Rounding out the categories are disengaged and anxious digital hoarders, which refers to people who amass large amounts of digital clutter due to being unorganized or worried that deleting data may end up getting rid of something that will be important in the future. The researchers note that companies may be able to reduce digital hoarding by reassuring employees about which information can be safely deleted, but more research is necessary to determine which strategies may help reduce overall digital hoarding behavior.

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New iPhone 6 throttling lawsuit gives Apple fresh headaches in Europe



Apple faces a new class-action lawsuit over iPhone throttling, with iPhone 6 and iPhone 6s owners in Europe seeking tens of millions of dollars in damages over how the Cupertino firm dealt with degrading batteries. The tweak, pushed out in iOS 10.2.1 back in 2017, quietly capped the maximum performance of several older iPhone models, after Apple realized that they could otherwise crash if demanding apps were run.

The problem, it turned out, came down to the natural degradation of lithium-ion batteries. Over time, they’re unable to hold the same level of charge and thus deliver the same peak voltage: if the iPhone’s chipset demanded more power than the older battery could provide, it could crash and reboot.

iOS 10.2.1 fixed that by secretly throttling maximum CPU performance on phones like the iPhone 6, iPhone 6 Plus, iPhone SE, iPhone 6s, and iPhone 6s Plus with older batteries. However Apple then faced accusations that it was intentionally limiting how fast those iPhones could run, in the hope of pushing battery replacements or driving upgrades to newer models.

Class-action suits in the US followed, with Apple paying up to $25 per iPhone in an American settlement – though not admitting any actual wrongdoing. However new cases have been filed in Europe: most recently in Italy, TechCrunch reports, but in Belgium and Spain back in December 2020. A fourth suit is expected to be added to the list, as owners in Portugal lend their voices to the complaints.

The Italian class action lawsuit is a familiar one. According to local consumer protection agency Altroconsumo, Apple is guilty of planned obsolescence in how it handled iOS 10.2.1. As with the US case, it argues that Apple’s motivation in making the changes was to seed dissatisfaction with otherwise functional iPhones, and encourage upgrades to newer models.

The lawsuit is seeking 60 million euro ($70m) in compensation, or roughly 60 euro ($70) per iPhone owner enrolled in the case. iPhone 6, iPhone 6s, iPhone 6 Plus, and iPhone 6s Plus owners are invited to participate.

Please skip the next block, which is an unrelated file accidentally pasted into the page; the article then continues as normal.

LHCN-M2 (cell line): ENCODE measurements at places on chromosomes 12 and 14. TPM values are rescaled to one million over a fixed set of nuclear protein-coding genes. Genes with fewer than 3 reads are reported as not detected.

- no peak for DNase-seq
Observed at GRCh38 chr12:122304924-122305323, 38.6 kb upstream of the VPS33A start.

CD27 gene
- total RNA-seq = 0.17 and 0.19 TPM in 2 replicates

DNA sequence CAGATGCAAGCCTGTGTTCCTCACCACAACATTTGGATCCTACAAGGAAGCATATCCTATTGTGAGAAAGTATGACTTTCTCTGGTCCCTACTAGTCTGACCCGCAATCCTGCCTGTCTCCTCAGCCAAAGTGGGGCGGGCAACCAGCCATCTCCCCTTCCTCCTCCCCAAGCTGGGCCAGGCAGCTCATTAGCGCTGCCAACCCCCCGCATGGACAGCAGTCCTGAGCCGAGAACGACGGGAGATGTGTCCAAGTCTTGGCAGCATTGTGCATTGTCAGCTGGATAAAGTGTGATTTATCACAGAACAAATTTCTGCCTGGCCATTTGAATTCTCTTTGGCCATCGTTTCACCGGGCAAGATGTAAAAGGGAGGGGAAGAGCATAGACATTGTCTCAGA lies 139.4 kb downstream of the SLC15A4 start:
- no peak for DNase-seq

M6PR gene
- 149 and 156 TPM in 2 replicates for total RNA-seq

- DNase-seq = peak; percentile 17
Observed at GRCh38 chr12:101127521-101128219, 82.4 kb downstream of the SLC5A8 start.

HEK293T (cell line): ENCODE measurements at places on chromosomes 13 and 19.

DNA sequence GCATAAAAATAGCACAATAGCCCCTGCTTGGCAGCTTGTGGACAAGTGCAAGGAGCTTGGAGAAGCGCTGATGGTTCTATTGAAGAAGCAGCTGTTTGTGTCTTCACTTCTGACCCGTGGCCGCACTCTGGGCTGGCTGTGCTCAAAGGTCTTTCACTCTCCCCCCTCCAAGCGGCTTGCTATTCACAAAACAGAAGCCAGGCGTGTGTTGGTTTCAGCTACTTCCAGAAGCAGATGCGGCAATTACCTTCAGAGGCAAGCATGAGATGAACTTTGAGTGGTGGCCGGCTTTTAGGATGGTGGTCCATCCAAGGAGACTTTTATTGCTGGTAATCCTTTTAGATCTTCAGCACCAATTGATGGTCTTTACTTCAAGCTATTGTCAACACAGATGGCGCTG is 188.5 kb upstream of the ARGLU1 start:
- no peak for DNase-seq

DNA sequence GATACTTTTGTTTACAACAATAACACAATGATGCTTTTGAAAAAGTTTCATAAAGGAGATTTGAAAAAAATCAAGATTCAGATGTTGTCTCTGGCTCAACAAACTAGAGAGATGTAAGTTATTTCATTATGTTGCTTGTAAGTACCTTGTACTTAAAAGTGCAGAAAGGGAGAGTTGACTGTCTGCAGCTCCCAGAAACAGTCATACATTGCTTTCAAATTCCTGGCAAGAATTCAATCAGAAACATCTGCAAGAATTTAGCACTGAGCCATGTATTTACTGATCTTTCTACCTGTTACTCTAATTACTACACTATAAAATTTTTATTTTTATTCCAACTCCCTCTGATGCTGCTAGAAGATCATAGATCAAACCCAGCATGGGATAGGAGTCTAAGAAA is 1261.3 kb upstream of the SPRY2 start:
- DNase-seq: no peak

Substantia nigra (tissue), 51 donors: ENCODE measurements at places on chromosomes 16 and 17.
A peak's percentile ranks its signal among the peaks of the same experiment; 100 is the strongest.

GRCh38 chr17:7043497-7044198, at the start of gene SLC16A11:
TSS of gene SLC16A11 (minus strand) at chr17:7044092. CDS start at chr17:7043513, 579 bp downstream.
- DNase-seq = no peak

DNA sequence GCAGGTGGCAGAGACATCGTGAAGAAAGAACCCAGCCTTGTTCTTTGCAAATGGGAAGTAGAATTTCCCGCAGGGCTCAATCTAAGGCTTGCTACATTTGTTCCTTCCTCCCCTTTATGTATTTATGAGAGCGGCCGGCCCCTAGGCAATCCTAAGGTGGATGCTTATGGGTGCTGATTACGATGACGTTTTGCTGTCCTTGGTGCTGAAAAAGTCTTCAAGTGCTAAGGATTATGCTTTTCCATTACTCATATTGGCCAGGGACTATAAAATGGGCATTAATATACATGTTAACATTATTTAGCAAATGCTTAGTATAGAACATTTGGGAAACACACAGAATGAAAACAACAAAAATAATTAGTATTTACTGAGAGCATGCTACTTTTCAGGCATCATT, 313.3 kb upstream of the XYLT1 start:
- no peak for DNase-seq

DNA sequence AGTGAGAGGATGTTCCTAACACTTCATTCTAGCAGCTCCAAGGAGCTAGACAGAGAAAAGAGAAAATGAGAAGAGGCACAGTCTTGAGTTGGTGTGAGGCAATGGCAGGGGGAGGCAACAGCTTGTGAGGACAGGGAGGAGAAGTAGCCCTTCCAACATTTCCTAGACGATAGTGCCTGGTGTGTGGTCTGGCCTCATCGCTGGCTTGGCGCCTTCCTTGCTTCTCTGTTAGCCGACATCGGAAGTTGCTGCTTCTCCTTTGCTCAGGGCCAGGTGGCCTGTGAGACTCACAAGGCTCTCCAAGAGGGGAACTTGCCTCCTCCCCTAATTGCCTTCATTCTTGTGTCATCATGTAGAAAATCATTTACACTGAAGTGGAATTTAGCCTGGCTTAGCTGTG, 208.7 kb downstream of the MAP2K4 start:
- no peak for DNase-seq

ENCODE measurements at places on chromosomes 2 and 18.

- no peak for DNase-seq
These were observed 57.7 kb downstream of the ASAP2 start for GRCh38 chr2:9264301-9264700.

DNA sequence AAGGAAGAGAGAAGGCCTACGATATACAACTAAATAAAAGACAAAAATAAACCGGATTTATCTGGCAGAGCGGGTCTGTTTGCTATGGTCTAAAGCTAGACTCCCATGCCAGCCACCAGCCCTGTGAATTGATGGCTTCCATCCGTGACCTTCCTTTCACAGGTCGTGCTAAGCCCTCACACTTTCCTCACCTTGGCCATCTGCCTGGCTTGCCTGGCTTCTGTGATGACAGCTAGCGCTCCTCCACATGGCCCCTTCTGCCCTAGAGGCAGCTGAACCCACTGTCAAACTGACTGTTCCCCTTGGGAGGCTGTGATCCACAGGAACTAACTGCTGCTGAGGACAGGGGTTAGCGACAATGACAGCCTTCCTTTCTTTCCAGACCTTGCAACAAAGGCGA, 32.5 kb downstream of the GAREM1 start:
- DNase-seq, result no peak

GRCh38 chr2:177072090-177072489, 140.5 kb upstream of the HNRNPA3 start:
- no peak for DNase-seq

Apple released iOS 11.3 in 2018, with a toggle switch to control what had until then been automatic throttling behavior. Owners could check the current health of their iPhone’s battery, and then choose whether to override the CPU control. The company also offered subsidized iPhone battery replacements for those with impacted devices, bringing the price down to $29 from its usual $79.

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Coca-Cola with Coffee in cans: Different from BLAK



This week Coca-Cola with Coffee in cans launched in stores in a variety of flavors and mixes. This isn’t the first time Coca-Cola tried to launch a coffee mix drink, but it might be the most successful. Thanks to a newly formulated mix of elements and a far, far better branding scheme than with previous releases, the Coca-Cola with Coffee in cans release will likely be in your hand by the end of the month.

The branding is such that you’ll notice the Coca-Cola logo in white in a red circle on the can – not diluted whatsoever by any element that surrounds it. Below the brand you’ll see “with COFFEE” in strong, off-white lettering. Below this rests a photo of a pair of coffee beans.

At the top of each can you’ll see a flavor and a color. There’s a tag that suggests which flavor you’ll get, with a matching color if you’re getting the original (with sugar) version, or black if you’ve picked the ZERO SUGAR version.

Dark Blend will be released in original and Zero Sugar versions, the same with Vanilla. There’ll be one Caramel version that will have no Zero Sugar version – at least on launch day in the USA.

Each can will have 70 calories of drink, or zero calories for the zero sugar variations. Price is as yet unknown – but you’ll likely see a variety of cans available in stores by the end of January, 2021.

NOTE: This is the product announced back in July of 2020. We took a peek at the original plan with cans that more or less stayed the same as they’d planned back then. Cross your fingers they taste as OK as early reviews suggest.

ALSO NOTE: This is different from that time Coca-Cola released Coca-Cola BLAK, circa 2006-2008. That… didn’t taste great.